New Mexican sopapillas are pillow-shaped fried pastry dough. Similar to Native American fry bread, they are typically served as a bread side and are used to mop up sauces, scoop up tidbits, or they can be shredded into stews. Often called “the doughnut of the Southwest”, they’re definitely not a traditional donut, but they’re not really a fritter either. Sopapillas are a delicious category of their own.
In New Mexico, they are often filled with savory ingredients such as ground beef or chicken, covered with chiles and cheese, and served with lettuce and tomato as an entrée. They are also eaten as a dessert, drizzled with honey and covered in powdered sugar. Sop up some Carne Adovada juices with a few of these tasty pillows for your next meal.
New Mexico Sopapillas
- Large heavy-bottomed skillet, deep fryer, or wok
- Large bowl
- Dough cutter or fork
- Candy or instant read thermometer
- Whisk, wooden spoon, rolling pin
- 2 cup All-purpose flour
- 1 tsp Baking powder
- 1 tbsp Sugar (can be omitted)
- ½ tsp Salt
- 1 tbsp Honey
- ¾ cup Warm water
- 2 tbsp Shortening or vegetable oil
- Oil, for frying (canola or peanut oil)
- Honey, for drizzling
- Powdered sugar, for topping
- In a large bowl, combine the flour, baking powder, sugar (if using) and salt. Using a pastry cutter or fork, cut in oil until pea-sized grains are formed. Pour in honey and warm water. Transfer dough to a lightly floured work surface and knead for 5 minutes. Dough should be smooth and elastic. If dough seems too sticky, add a little flour. Final dough should be a little tacky but not so much that it sticks to your hands. Transfer back to the bowl, cover bowl with a kitchen towel, and let rest on the counter for 20 minutes.2 cup All-purpose flour, 1 tsp Baking powder, 1 tbsp Sugar (can be omitted), ½ tsp Salt, 1 tbsp Honey, 2 tbsp Shortening or vegetable oil, ¾ cup Warm water
- In a cast iron skillet or wok, pour oil to a depth of around 2-inches. Heat oil to 375℉ (190℃). Meanwhile, place the dough on a lightly floured surface and cut in half. Roll each half into a thin ⅛-inch square. It doesn't need to be a perfect square, just thin enough to puff up properly. With a knife or pizza cutter, cut dough into approximately 4 x 3 inch rectangles. Place paper towels near the stove for draining cooked sopapillas.Oil, for frying (canola or peanut oil)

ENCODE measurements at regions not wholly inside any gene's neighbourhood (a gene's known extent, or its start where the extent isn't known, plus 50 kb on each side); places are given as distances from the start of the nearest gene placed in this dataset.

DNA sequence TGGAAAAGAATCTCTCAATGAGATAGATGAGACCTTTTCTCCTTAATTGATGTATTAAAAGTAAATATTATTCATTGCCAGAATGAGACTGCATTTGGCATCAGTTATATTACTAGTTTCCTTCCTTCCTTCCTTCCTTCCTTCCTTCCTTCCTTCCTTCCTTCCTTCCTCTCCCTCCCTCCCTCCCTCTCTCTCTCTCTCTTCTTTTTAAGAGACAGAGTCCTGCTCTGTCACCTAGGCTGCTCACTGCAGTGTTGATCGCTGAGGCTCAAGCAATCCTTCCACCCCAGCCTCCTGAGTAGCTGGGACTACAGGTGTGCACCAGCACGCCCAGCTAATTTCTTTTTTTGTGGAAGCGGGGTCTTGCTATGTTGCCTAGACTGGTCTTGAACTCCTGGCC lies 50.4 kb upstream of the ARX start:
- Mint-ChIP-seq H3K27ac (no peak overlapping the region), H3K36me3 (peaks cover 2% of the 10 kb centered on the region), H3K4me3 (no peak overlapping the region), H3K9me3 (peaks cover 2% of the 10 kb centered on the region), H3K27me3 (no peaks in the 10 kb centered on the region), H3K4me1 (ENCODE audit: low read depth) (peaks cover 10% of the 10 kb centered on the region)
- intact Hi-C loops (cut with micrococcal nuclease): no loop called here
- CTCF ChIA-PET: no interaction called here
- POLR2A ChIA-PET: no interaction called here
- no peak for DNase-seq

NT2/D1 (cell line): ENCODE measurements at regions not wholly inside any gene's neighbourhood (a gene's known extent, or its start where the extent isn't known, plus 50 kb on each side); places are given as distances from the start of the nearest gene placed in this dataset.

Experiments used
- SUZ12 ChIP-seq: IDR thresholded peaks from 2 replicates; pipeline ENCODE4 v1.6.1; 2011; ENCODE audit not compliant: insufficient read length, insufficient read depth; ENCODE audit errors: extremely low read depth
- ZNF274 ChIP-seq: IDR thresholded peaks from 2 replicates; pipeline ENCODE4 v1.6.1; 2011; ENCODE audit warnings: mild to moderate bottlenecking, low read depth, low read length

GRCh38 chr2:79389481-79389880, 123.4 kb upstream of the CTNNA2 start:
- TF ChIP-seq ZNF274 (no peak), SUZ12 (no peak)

- When sopapillas are ready to be cooked, adjust temperature to 375℉ (190℃). Drop 2 rectangles at a time into the hot oil and fry, uncrowded. Submerge each square for a few seconds to for an air pocket. Then let them fry for about 1 minute, flipping them after 30 seconds. Transfer to paper towels. Adjust heat to 375℉ (190℃) again and repeat process until done.
- Serve – To have as a side dish, brush warm sopapillas lightly with honey. To serve as a dessert, coat with both honey and powdered sugar. To serve as a main course, cut dough into larger 6 x 5-inch squares before frying. Once cool enough to handle, make a slit along the top and stuff with cooked ground beef, carne asada, or whatever fits your fancy. Sprinkle cheese on top and bake at 350℉ (175℃) until cheese is melted, 5 to 10 minutes. Serve hot with salsa verde.Honey, for drizzling
- Cooked sopapillas can be kept warm in a 250F (120C) degree oven.
- Sopapilla dough may be stored wrapped in the refrigerator before using or up-to 2 months in the freezer. Thaw before rolling and frying.
- Leftover sopapillas may be stored on the counter for 2 days in an airtight container, or frozen for 2 months. Reheat in a 300F (150C) degree oven until warmed, about 5-10 minutes.